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  #5  
Old 08-30-2004, 02:55 PM
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Automotive engines have different characteristics than industrial engines which would be better suited to this purpose. Power curve for one, governor another. Your first challenge would be to find or make adapters to bolt the units together. Industrial engines have standard SAE bolt patterns.

Looking for ways to exhaust the supply of spare parts for these cars is not my favorite topic.
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  #6  
Old 08-30-2004, 08:05 PM
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One of the main problems with using an engine from a car is how the power will be transmitted to the genset head. It is not as difficult as you would imagine but it will require some engineering. Your first option is to drive the gen head with belts. This is convienient because sheaves and belts are available in about a billion different combinations down at your local industrial power transfer supplier. Get a look at the master catalogue from Browning and you will be amazed at the options. The problem with belts is that a plain bearing crankshaft is not designed for large side loads from a big belt drive setup. It will literally pull the crank in contact with its bearings and bad things happen. The way around this is to use a flexible coupler. A machine shop can modify a flywheel or make you an adaptor to mount the coupler on the engine. The flexible coupler drives a jackshaft mounted in big pillow block bearings. The drive sheave is mounted to the jackshaft and the pillow blocks take the side load. The other option is to direct drive the gen head with the flexible coupler. I think the belt drive would be preferable as the ratios could be fine tuned to spin the gen head and the engine at their most efficient speeds. This sort of project is not all that difficult if you know how to weld and are a decent fabricator. I have built and worked on systems very similar to this for homebuilt hovercraft and they work very well with plenty more horsepower than the MB engine will provide. Regarding the control of engine speed, the simplest aftermarket cruise control would work fine and be very easy to adapt. RT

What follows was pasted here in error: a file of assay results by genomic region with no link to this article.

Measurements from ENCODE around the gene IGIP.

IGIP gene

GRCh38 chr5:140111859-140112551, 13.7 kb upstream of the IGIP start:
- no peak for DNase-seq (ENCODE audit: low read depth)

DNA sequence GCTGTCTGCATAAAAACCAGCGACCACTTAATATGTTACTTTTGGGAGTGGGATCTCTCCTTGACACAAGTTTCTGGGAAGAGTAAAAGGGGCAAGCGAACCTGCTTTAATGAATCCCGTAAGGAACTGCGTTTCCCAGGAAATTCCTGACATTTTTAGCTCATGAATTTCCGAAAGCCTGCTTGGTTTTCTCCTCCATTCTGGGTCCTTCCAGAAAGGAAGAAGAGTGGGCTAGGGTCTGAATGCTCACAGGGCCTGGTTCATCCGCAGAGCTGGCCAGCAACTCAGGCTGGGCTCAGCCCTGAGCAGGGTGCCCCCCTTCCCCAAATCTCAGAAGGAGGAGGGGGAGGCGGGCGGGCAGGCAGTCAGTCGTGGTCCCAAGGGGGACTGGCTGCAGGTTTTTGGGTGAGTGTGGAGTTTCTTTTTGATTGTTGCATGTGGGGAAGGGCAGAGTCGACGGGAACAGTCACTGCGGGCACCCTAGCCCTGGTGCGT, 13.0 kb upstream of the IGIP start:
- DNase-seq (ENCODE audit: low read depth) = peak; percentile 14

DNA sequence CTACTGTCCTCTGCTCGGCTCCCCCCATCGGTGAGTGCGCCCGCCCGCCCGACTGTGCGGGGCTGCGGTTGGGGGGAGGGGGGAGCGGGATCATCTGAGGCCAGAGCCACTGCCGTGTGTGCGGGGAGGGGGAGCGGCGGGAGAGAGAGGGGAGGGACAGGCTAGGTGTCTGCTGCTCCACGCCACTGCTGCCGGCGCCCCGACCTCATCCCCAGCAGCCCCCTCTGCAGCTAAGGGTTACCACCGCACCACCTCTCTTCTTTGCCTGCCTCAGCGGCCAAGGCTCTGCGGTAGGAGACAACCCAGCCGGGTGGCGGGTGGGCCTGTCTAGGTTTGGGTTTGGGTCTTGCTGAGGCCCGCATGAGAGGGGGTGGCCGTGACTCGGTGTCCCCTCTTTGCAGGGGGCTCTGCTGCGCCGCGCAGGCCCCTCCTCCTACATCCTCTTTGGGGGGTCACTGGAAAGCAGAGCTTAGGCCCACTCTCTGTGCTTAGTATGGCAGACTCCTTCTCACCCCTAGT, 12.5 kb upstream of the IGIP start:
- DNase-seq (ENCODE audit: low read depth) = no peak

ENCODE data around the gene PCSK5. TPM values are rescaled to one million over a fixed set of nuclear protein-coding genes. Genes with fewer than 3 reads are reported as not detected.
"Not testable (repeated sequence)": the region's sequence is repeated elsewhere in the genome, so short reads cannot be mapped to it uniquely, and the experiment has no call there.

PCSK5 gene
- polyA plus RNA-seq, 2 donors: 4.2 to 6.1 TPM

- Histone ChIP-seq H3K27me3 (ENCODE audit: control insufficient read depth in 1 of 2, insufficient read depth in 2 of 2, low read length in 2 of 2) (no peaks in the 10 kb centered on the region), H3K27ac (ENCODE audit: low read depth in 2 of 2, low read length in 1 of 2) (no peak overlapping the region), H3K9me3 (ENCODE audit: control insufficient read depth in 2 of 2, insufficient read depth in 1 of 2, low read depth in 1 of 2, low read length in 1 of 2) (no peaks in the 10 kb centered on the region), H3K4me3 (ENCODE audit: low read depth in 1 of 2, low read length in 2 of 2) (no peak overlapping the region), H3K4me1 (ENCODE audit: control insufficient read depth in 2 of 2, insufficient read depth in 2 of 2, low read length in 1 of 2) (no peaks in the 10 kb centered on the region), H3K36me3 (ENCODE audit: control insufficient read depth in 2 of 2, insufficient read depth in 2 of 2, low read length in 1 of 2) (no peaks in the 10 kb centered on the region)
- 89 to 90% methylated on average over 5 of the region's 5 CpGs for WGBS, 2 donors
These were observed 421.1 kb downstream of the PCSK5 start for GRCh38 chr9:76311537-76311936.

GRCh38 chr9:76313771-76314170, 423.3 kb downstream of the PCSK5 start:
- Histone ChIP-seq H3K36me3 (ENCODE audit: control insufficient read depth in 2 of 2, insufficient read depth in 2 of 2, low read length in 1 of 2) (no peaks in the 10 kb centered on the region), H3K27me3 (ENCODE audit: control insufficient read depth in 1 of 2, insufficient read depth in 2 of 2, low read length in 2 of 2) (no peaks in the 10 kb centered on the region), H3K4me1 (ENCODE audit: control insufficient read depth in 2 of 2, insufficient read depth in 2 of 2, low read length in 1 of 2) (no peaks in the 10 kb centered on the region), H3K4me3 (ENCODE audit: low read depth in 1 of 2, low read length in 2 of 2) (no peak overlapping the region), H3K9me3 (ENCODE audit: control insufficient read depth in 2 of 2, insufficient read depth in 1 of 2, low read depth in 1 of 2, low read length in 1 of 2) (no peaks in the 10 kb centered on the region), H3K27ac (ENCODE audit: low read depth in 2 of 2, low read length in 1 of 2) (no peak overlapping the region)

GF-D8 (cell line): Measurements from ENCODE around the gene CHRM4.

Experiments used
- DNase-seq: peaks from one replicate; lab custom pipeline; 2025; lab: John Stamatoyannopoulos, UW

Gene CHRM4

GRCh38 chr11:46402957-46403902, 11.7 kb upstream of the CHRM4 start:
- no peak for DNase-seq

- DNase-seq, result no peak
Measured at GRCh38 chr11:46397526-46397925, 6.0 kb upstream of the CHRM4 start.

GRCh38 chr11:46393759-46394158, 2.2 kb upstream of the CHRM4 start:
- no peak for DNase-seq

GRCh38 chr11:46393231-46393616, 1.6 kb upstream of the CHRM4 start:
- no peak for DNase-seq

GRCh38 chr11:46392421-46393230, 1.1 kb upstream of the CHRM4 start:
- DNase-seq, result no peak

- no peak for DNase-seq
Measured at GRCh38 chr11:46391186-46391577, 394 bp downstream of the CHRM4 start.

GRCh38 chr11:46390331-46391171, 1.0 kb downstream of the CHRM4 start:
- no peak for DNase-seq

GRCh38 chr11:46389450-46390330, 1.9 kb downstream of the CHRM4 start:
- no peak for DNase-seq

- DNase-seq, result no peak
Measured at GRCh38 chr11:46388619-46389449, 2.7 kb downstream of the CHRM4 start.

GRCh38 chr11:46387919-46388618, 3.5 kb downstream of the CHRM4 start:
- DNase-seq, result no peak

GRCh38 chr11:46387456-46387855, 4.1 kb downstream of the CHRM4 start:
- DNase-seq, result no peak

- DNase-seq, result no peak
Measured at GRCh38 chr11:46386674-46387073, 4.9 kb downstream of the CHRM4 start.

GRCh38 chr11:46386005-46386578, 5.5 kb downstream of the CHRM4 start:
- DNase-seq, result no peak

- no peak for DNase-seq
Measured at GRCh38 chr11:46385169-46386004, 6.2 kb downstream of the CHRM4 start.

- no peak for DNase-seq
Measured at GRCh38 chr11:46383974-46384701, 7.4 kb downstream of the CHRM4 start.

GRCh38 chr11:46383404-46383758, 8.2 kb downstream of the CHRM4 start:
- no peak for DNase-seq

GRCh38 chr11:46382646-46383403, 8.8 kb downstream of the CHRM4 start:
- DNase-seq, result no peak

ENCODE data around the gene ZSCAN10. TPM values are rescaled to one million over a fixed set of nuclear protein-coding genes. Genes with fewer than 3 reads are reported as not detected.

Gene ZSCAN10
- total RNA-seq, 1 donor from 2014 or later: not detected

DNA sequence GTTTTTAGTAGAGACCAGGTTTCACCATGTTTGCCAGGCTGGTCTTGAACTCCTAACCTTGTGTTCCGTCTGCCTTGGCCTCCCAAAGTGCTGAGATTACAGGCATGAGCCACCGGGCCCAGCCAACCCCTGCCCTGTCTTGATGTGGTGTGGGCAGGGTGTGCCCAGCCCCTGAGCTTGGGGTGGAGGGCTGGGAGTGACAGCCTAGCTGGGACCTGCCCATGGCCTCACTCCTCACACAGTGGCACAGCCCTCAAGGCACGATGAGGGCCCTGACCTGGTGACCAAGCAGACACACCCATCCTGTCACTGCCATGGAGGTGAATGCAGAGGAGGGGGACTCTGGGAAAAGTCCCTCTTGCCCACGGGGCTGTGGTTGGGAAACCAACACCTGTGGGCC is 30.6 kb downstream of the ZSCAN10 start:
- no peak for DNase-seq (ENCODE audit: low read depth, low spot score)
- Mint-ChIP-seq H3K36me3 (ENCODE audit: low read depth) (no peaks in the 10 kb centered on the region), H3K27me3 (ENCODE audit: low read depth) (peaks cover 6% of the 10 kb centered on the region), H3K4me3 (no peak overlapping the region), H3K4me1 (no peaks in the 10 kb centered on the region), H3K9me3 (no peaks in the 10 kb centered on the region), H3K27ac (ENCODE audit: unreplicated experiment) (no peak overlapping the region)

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  #7  
Old 08-30-2004, 09:48 PM